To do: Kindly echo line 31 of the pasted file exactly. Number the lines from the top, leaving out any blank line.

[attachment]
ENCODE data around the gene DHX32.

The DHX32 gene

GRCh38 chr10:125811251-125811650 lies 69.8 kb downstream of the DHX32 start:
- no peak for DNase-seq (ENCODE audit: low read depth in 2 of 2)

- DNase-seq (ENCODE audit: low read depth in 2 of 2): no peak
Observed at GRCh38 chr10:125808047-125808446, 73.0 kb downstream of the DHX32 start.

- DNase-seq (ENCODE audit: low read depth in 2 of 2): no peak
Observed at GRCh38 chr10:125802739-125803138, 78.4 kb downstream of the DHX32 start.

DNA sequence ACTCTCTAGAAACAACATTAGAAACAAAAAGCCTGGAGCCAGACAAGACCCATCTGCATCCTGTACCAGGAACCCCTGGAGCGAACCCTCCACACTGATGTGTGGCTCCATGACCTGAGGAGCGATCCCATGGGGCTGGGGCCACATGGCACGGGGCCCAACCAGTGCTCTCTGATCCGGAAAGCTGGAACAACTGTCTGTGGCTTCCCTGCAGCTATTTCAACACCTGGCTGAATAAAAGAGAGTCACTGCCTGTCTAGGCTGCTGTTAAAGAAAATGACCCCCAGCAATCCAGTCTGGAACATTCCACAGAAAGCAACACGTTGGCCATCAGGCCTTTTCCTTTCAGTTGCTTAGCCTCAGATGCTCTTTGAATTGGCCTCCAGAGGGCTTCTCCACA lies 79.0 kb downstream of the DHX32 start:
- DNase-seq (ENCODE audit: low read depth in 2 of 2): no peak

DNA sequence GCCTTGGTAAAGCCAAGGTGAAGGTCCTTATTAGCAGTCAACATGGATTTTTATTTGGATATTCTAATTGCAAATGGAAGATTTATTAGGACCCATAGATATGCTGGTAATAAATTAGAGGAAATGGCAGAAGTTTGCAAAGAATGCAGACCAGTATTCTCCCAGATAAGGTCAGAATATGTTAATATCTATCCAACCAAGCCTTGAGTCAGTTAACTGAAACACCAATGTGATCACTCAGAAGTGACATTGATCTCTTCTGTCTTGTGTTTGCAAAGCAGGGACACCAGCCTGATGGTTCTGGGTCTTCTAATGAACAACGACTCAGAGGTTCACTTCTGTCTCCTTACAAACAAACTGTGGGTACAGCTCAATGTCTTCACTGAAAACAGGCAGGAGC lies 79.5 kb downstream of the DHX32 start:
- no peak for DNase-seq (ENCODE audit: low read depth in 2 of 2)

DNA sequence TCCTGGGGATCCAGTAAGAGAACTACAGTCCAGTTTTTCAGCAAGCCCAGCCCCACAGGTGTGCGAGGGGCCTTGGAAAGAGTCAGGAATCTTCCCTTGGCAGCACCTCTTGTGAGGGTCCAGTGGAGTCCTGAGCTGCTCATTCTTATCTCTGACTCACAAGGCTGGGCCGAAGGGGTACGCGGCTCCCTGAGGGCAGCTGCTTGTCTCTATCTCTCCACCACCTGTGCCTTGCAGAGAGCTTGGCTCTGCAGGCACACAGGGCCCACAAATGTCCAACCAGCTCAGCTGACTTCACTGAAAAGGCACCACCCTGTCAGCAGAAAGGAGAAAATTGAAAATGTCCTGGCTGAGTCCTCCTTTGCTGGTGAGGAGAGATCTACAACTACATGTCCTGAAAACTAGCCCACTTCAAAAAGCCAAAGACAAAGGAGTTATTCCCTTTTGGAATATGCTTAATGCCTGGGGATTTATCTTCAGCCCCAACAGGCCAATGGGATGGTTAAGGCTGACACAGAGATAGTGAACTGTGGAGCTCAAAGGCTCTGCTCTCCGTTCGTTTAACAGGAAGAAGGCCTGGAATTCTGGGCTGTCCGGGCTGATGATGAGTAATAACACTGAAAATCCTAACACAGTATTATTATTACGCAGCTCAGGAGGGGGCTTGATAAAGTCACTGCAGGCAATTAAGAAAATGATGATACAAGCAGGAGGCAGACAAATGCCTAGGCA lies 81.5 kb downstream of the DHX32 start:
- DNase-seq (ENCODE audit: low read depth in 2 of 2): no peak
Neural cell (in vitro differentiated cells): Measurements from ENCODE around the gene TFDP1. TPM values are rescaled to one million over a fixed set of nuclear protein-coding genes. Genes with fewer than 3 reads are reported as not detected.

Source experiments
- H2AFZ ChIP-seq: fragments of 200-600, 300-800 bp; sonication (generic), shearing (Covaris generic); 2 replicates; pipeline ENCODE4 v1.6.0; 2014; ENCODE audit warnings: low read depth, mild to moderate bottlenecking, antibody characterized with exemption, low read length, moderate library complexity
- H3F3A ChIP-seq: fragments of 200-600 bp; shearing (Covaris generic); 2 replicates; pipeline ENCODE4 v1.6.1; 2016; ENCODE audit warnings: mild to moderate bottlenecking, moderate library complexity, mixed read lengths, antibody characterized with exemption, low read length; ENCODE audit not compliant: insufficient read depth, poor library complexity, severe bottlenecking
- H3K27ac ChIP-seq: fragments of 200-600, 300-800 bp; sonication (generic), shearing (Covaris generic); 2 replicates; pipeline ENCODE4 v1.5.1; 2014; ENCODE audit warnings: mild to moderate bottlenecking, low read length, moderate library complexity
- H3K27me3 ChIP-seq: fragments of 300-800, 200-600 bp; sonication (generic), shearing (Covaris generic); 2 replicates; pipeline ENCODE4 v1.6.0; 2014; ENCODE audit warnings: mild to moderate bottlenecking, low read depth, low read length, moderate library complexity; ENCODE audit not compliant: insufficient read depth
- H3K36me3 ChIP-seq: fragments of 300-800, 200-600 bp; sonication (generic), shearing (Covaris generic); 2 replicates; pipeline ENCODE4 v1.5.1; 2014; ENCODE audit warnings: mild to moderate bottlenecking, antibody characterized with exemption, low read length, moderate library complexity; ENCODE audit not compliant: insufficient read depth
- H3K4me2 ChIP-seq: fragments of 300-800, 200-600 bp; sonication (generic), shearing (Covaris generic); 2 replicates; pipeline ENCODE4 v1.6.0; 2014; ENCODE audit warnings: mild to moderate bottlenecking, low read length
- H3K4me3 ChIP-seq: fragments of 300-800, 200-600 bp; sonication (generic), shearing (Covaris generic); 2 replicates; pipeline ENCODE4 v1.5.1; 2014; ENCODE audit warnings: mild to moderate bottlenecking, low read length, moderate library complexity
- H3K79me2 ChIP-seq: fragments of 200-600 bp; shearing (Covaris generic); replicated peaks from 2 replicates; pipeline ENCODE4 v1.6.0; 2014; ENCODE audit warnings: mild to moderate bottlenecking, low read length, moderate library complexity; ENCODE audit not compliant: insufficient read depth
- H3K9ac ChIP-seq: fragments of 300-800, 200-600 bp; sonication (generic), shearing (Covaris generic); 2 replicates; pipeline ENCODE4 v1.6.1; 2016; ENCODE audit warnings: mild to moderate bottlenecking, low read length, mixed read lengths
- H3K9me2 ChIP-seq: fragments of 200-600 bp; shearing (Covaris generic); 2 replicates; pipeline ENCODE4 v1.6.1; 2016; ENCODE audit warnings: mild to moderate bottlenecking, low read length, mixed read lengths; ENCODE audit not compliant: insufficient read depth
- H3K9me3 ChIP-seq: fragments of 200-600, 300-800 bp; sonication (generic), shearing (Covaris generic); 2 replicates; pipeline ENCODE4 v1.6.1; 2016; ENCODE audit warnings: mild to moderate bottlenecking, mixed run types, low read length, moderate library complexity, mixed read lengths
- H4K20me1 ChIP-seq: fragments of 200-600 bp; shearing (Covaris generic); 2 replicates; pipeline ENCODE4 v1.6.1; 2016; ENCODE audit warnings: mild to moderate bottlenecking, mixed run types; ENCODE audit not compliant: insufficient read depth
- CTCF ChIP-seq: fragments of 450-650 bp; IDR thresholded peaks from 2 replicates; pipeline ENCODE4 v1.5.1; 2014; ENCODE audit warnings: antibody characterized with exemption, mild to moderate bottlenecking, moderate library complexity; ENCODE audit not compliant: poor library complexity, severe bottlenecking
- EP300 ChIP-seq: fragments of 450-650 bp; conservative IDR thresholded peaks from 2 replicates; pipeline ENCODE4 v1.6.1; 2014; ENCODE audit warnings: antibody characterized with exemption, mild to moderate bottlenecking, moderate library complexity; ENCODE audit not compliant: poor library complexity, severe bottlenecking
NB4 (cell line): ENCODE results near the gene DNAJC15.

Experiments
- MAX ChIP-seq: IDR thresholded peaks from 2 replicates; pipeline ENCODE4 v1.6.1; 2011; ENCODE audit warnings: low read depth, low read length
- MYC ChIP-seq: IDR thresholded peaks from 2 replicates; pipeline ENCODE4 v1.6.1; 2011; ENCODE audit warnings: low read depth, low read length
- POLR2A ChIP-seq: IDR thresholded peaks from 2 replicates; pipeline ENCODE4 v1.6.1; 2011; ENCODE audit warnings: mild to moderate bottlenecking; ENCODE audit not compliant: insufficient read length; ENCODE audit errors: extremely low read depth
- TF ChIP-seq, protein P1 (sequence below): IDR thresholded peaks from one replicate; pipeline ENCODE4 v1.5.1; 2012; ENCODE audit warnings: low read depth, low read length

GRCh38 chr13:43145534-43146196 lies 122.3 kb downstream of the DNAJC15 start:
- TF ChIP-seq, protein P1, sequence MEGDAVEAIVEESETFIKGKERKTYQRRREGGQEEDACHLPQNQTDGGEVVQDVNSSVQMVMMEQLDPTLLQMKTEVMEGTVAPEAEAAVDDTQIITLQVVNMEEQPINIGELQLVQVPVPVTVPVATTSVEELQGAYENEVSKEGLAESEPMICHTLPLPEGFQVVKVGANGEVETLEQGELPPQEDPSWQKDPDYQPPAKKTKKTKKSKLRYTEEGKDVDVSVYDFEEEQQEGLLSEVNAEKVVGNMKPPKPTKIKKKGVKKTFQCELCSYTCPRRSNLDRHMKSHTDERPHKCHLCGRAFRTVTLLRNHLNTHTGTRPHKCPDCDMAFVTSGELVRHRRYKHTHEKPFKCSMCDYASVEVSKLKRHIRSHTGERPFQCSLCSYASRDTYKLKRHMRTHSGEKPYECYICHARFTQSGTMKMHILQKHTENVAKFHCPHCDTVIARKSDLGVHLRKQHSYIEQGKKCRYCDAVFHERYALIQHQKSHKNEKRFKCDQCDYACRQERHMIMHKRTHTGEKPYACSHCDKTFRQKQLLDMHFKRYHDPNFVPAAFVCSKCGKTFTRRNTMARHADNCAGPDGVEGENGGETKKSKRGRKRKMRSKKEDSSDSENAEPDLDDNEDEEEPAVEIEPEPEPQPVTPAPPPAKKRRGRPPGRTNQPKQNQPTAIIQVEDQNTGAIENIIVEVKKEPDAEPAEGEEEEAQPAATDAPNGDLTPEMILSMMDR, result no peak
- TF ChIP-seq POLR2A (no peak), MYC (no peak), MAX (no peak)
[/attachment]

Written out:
NB4 (cell line): ENCODE results near the gene DNAJC15.